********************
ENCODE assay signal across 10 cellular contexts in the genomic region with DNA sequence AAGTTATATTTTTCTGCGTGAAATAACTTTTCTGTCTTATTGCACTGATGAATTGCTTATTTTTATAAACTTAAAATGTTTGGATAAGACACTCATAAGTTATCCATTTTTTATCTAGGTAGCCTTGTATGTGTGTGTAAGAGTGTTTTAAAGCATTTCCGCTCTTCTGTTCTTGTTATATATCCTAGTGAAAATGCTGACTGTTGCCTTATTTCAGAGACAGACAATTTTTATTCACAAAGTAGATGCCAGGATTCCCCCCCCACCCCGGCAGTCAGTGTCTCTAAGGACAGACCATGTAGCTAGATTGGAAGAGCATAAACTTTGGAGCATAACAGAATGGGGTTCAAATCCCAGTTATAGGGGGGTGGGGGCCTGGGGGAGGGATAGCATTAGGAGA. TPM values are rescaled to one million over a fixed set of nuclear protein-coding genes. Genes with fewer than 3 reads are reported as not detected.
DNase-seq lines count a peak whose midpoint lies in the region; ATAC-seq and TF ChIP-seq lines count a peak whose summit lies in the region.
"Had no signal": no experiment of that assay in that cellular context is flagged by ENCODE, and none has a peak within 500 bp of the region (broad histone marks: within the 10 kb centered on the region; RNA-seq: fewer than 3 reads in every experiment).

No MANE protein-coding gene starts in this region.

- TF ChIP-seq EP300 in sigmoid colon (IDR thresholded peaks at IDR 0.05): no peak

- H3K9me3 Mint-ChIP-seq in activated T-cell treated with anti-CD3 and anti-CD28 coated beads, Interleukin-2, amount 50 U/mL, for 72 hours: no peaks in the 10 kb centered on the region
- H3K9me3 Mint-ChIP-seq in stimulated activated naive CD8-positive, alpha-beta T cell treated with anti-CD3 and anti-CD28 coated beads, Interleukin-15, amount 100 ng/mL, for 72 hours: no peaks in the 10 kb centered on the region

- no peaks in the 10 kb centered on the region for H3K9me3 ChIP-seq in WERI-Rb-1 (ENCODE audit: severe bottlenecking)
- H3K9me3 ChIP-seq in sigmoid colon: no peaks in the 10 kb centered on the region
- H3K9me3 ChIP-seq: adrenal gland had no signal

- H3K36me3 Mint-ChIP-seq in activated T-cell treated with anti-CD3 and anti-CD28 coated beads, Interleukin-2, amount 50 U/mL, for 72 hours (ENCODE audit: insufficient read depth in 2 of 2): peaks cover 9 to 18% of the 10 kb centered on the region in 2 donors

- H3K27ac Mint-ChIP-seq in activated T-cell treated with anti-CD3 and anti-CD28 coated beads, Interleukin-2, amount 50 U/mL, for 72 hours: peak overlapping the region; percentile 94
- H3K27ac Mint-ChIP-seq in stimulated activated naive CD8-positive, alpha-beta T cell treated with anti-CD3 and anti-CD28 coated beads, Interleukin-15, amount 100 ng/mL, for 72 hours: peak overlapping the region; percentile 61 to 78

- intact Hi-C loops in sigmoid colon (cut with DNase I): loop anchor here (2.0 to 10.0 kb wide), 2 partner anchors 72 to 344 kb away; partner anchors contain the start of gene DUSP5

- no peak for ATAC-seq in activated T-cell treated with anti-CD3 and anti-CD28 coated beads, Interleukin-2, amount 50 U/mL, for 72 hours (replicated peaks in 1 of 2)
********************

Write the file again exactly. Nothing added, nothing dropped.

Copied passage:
ENCODE assay signal across 10 cellular contexts in the genomic region with DNA sequence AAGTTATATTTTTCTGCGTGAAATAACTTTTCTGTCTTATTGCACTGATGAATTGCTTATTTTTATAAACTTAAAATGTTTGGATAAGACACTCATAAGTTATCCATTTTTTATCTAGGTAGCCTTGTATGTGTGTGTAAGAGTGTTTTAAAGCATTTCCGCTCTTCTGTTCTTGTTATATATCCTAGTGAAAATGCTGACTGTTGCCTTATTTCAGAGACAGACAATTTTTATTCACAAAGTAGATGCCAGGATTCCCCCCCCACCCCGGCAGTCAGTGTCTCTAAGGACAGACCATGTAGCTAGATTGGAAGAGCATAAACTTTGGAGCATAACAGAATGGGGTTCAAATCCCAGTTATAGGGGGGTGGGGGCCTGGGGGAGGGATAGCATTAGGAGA. TPM values are rescaled to one million over a fixed set of nuclear protein-coding genes. Genes with fewer than 3 reads are reported as not detected.
DNase-seq lines count a peak whose midpoint lies in the region; ATAC-seq and TF ChIP-seq lines count a peak whose summit lies in the region.
"Had no signal": no experiment of that assay in that cellular context is flagged by ENCODE, and none has a peak within 500 bp of the region (broad histone marks: within the 10 kb centered on the region; RNA-seq: fewer than 3 reads in every experiment).

No MANE protein-coding gene starts in this region.

- TF ChIP-seq EP300 in sigmoid colon (IDR thresholded peaks at IDR 0.05): no peak

- H3K9me3 Mint-ChIP-seq in activated T-cell treated with anti-CD3 and anti-CD28 coated beads, Interleukin-2, amount 50 U/mL, for 72 hours: no peaks in the 10 kb centered on the region
- H3K9me3 Mint-ChIP-seq in stimulated activated naive CD8-positive, alpha-beta T cell treated with anti-CD3 and anti-CD28 coated beads, Interleukin-15, amount 100 ng/mL, for 72 hours: no peaks in the 10 kb centered on the region

- no peaks in the 10 kb centered on the region for H3K9me3 ChIP-seq in WERI-Rb-1 (ENCODE audit: severe bottlenecking)
- H3K9me3 ChIP-seq in sigmoid colon: no peaks in the 10 kb centered on the region
- H3K9me3 ChIP-seq: adrenal gland had no signal

- H3K36me3 Mint-ChIP-seq in activated T-cell treated with anti-CD3 and anti-CD28 coated beads, Interleukin-2, amount 50 U/mL, for 72 hours (ENCODE audit: insufficient read depth in 2 of 2): peaks cover 9 to 18% of the 10 kb centered on the region in 2 donors

- H3K27ac Mint-ChIP-seq in activated T-cell treated with anti-CD3 and anti-CD28 coated beads, Interleukin-2, amount 50 U/mL, for 72 hours: peak overlapping the region; percentile 94
- H3K27ac Mint-ChIP-seq in stimulated activated naive CD8-positive, alpha-beta T cell treated with anti-CD3 and anti-CD28 coated beads, Interleukin-15, amount 100 ng/mL, for 72 hours: peak overlapping the region; percentile 61 to 78

- intact Hi-C loops in sigmoid colon (cut with DNase I): loop anchor here (2.0 to 10.0 kb wide), 2 partner anchors 72 to 344 kb away; partner anchors contain the start of gene DUSP5

- no peak for ATAC-seq in activated T-cell treated with anti-CD3 and anti-CD28 coated beads, Interleukin-2, amount 50 U/mL, for 72 hours (replicated peaks in 1 of 2)